I read a news feed a couple of days ago about Billy Joel, whose alleged addiction difficulties apparently prompted long-time concert mate Elton John to issue a statement of concern and support. This got me to thinking about which of the two had had the more successful career over the years, both having started around the same time. So, I trundled off to Wikipedia, where I found an article entitled “List of best-selling music artists”, which included claimed sales figures for the 140 or so all-time sales leaders, purportedly every artist with sales totalling 50 million units or more. It was an eye opener in many regards.
First off, Elton John has sold 2.5 records (tapes, CDs, etc) for every one flogged by Billy Joel. That doesn’t necessarily translate to more money, though, as John shares his songwriting credits most of the time, whereas Billy Joel has been the solo author of virtually every song in his extensive repertoire.
It should come as no surprise that the Beatles are the No. 1 best-selling (1 billion and counting!) English group, but who would you think would occupy the No. 2 position? I would have guessed the Rolling Stones (cue the error buzzer); in fact, both the Stones and Pink Floyd come in at 200,000,000 apiece, but that was nowhere near the sales amassed by Led Zeppelin and Queen (both hovering at the 300,000,000 mark) and the aforementioned Elton John, who tips the scales at 250,000,000. Next up is Genesis (150,000,000), then David Bowie (140,000,000), Dire Straits and the BeeGees (120,000,000 apiece), and Status Quo (118,000,000). How on earth, one might ask, did Status Quo, with only one Top 40 hit in the US (1968’s “Pictures of Matchstick Men), outsell such perennial favorites as Paul McCartney (100,000,000), Rod Stewart (100,000,000), Phil Collins (100,000,000), the Who (100,000,000), Fleetwood Mac (100,000,000), and the Police (50,000,000)? The answer would seem to lie in their UK sales, with over sixty chart hits in that market, a number unmatched by any rock group in history.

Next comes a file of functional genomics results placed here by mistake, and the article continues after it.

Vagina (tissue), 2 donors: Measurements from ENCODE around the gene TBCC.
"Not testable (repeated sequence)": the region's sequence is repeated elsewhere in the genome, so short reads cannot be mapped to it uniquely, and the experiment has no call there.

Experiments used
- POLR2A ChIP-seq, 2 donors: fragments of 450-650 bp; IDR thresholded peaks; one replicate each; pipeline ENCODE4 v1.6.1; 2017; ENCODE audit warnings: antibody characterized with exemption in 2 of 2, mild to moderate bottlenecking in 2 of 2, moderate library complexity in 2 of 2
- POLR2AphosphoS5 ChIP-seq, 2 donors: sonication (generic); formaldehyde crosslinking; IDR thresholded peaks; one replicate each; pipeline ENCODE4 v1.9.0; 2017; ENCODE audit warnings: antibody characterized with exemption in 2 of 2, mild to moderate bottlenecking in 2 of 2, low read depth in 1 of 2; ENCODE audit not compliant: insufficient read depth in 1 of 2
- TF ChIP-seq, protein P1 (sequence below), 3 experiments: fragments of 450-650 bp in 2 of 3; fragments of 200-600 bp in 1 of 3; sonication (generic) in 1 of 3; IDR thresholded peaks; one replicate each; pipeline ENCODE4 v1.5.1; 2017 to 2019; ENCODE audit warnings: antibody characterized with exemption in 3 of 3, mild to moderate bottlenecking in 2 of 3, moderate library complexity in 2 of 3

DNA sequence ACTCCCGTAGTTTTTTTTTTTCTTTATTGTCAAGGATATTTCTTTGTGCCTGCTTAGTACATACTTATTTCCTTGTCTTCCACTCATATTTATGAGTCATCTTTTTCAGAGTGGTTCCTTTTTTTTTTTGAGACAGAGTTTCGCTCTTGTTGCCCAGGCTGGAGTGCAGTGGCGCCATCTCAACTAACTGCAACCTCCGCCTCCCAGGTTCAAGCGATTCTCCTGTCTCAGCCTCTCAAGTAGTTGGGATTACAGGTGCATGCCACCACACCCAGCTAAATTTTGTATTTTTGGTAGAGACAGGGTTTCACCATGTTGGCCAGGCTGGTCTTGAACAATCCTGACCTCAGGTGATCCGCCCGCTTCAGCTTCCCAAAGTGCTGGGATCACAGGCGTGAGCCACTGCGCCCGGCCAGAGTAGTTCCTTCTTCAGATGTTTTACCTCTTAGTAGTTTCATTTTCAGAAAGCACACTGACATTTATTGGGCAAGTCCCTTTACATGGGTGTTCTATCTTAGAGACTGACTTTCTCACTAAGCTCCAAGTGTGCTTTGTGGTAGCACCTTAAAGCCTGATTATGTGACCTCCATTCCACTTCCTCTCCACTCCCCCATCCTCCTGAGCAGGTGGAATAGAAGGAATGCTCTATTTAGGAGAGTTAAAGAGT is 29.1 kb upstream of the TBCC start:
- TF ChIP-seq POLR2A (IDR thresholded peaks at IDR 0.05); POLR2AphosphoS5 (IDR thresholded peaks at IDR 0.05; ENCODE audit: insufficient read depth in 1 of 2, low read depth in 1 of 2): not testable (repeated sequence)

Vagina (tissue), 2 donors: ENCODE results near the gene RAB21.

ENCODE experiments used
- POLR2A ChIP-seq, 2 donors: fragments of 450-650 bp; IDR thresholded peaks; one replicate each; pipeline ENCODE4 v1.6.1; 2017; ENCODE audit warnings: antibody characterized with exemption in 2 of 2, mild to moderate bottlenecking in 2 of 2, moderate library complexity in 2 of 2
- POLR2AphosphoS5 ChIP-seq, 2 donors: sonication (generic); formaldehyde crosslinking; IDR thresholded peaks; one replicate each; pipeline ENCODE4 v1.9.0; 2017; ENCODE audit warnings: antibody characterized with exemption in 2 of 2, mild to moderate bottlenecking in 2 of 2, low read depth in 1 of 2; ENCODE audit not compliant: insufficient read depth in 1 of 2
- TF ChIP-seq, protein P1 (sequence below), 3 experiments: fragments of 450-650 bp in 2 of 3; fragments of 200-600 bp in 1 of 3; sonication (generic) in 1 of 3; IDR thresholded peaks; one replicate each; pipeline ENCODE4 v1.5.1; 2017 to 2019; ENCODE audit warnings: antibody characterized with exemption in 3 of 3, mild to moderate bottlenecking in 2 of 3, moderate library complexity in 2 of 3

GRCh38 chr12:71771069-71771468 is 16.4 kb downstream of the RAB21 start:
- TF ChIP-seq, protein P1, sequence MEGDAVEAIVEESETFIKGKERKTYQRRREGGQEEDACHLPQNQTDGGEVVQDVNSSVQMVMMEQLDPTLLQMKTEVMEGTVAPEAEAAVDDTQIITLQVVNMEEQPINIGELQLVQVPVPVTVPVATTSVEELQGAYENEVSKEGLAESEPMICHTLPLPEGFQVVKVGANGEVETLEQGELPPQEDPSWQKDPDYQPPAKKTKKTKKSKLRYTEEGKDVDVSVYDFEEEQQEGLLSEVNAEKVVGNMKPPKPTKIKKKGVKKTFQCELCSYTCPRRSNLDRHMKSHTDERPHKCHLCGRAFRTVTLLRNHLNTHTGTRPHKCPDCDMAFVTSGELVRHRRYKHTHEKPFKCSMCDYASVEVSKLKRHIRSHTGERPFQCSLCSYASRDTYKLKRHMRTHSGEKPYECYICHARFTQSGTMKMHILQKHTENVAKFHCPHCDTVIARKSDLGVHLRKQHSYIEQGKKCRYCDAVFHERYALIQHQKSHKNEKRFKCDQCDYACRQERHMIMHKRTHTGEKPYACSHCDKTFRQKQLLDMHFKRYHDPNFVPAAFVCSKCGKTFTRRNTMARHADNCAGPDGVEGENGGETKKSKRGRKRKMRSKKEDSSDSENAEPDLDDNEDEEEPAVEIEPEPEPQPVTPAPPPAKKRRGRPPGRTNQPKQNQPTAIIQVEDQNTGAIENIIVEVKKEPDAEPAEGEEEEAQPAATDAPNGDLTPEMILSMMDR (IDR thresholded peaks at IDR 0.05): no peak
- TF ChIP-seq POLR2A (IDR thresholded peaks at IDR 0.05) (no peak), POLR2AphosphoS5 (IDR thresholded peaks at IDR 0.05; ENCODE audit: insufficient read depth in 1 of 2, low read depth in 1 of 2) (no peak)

Quite a number of these once best-selling artists have largely slipped from the public consciousness, some of them in a remarkably short period of time: Ace of Base (50,000,000); A-ha (51,000,000); Jean-Michel Jarre (70,000,000); Kylie Minogue (68,000,000); M.C. Hammer (50,000,000); Ray Conniff (50,000,000); the Pet Shop Boys (50,000,000); UB40 (70,000,000); Roxette (60,000,000); and the Scorpions (100,000,000). Where are they now?
Perhaps the most surprising part of the entire article, though, was the success of a number of artists I can virtually guarantee you’ve never heard of, artists whose popularity was (or is) for the most part limited to one country, due to their singing in that country’s language: Johnny Hallyday (France; 100,000,000); B’z (Japan; 75,000,000); Luis Miguel (Mexico; 75,000,000); Ayumi Hamasaki (Japan; 50,000,000); Dreams Come True (Japan; 55,000,000); Glay (Japan; 56,000,000); Hibari Misora (Japan; 68,000,000); Mr. Children (Japan; 50,000,000); Orhan Gencebay (Turkey; 60,000,000); Hikaru Utada (Japan; 50,000,000); Vicente Fernandez (Mexico; 50,000,000). Every one of these folks has sales equal to or greater than Anglophone stars Willie Nelson, REM, Johnny Cash, Alan Jackson, Nirvana, Alice Cooper, Black Sabbath, Coldplay, Tony Bennett, Sade, and the Police. Chart toppers Johnny Hallyday, Luis Miguel, and the B’z have each outsold, among others, Bob Dylan (70,000,000), Enya (70,000,000), Green Day (65,000,000), Pearl Jam (60,000,000), Shania Twain (65,000,000), and the Black Eyed Peas (56,000,000). Go figure.
A brief addendum: Kenny G, the New Kids on the Block, and Meatloaf have each shifted the same number of units as Bob Dylan (70,000,000); Michael Bolton (53,000,000) has slipped by Nat King Cole (50,000,000); and the Village People are tied with Green Day (65,000,000). Does anyone else find that slightly disturbing to the World Order?